Jabra’s New True Wireless Earbuds Give You a Hearing Boost

 

A pair of true wireless earbuds in a dark case next to a phone.
Jabra

Hearing aids are expensive devices, often going for as much as $5,000. If you only have mild hearing loss, that’s a steep price when you may need just a little help. Jabra’s new Enhance Plus true wireless earbuds might be a good answer, thanks to focusing on hearing assistance.

The Jabra Enhance Plus true wireless earbuds shouldn’t be confused for a hearing replacement, and that’s obvious just by looking at them. They are true wireless earbuds and have all the usual features found in those devices. You can stream music, take phone calls, and connect them to your other devices through Bluetooth.

But they also enhance your hearing, thanks to medical-grade hearing tech built into the Enhance Plus buds. That’s, in part, thanks to Jabra’s experience building actual hearing aids. Like other “hearables,” the Enhance Plus buds pump in sound from around you while trying to enhance speech and kill background noise and other similar goals.

The Enhance Plus buds come with several listening modes for different situations. The adaptive mode will determine what it should enhance for you, while the focus mode will cut out background noise and focus on one particular voice. Surround mode is less about speech and more about hearing the world around you.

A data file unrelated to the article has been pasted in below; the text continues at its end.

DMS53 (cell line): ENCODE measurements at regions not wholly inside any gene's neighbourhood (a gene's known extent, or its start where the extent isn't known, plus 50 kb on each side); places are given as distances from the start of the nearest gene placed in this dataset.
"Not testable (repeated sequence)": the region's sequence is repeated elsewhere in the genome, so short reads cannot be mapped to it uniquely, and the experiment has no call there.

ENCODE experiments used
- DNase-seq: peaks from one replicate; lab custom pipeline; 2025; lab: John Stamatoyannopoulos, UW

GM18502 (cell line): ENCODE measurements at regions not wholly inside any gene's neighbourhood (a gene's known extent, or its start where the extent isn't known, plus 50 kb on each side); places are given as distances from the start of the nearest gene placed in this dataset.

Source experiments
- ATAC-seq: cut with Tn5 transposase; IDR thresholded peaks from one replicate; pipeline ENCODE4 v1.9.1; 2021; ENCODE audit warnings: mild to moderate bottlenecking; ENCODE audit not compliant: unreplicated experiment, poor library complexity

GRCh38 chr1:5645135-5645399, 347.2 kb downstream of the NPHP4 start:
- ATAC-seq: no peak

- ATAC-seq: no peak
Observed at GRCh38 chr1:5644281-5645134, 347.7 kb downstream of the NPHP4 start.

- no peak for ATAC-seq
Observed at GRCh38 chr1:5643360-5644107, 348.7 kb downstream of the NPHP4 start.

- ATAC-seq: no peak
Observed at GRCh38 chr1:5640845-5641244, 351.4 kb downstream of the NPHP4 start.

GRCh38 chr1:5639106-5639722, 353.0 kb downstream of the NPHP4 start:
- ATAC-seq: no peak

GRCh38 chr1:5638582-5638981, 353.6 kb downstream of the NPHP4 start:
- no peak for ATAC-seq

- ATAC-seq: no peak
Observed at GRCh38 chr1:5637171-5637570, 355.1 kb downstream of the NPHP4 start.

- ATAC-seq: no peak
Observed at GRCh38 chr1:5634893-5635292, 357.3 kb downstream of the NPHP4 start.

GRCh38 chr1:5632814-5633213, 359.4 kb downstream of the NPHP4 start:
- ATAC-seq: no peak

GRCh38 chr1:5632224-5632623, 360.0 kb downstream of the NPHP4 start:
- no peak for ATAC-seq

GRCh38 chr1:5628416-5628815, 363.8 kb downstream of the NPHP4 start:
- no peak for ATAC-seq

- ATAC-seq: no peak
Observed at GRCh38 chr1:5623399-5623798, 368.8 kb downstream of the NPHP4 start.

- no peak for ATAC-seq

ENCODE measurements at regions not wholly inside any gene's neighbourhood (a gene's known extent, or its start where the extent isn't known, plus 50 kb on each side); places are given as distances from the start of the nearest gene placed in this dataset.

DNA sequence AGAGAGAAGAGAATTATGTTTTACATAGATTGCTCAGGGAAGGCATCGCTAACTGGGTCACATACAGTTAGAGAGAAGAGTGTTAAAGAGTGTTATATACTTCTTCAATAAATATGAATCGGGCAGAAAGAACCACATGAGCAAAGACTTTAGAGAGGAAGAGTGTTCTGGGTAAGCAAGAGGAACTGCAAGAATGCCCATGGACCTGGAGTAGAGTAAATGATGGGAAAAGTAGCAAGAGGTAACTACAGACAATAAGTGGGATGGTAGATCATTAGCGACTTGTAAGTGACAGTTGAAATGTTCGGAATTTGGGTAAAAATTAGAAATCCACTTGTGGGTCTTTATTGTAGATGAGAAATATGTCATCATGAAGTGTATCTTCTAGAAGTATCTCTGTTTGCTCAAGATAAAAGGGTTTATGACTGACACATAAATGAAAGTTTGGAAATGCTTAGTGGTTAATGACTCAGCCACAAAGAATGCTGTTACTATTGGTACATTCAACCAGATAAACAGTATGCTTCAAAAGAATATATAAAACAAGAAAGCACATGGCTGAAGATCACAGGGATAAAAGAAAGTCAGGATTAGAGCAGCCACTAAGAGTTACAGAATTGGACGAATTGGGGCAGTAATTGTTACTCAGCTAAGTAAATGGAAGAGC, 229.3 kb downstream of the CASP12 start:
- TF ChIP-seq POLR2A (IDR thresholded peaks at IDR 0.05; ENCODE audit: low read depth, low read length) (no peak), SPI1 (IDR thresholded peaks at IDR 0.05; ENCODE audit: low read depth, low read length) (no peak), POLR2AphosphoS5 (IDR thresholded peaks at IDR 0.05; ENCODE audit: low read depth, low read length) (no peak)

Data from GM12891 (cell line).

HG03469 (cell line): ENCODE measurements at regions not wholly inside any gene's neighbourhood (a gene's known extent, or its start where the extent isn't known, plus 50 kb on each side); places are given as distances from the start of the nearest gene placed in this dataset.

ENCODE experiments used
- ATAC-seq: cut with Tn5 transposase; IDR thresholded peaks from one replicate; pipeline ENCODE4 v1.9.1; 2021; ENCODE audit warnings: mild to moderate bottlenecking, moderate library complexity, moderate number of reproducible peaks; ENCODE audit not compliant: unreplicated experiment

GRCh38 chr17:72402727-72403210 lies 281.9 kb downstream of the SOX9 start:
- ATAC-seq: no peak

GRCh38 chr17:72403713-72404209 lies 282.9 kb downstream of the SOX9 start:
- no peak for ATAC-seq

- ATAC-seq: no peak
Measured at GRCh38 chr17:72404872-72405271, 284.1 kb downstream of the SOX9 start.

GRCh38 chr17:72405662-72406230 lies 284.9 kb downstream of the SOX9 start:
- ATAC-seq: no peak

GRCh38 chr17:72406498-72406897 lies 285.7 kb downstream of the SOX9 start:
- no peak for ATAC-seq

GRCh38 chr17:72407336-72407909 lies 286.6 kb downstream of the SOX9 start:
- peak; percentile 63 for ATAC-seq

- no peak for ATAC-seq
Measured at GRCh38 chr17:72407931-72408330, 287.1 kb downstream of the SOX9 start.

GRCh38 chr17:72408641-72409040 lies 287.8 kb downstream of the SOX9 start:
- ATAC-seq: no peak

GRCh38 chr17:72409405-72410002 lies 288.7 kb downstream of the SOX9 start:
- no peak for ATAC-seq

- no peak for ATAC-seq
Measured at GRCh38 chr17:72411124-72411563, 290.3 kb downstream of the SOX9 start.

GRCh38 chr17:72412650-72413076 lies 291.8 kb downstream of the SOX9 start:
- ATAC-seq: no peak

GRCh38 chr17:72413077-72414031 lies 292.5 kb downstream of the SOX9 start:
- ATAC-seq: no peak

Naturally, the buds can also enhance music you’re listening to or phones calls. It accomplishes all those tasks with four built-in microphones. Jabra says the Enhance Plus true wireless earbuds should last about 10 hours on a single charge, and the case will get you up to 30 hours.

What Jabra isn’t saying yet is how much the Enhance Plus earbuds will cost or when they’ll release. But as long as they cost somewhere in the range of other true wireless earbuds and hearables, they could be a good solution for anyone that needs an audio boost.

Josh Hendrickson Josh Hendrickson
Josh Hendrickson has worked in IT for nearly a decade, including four years spent repairing and servicing computers for Microsoft. He’s also a smarthome enthusiast who built his own smart mirror with just a frame, some electronics, a Raspberry Pi, and open-source code. Read Full Bio »

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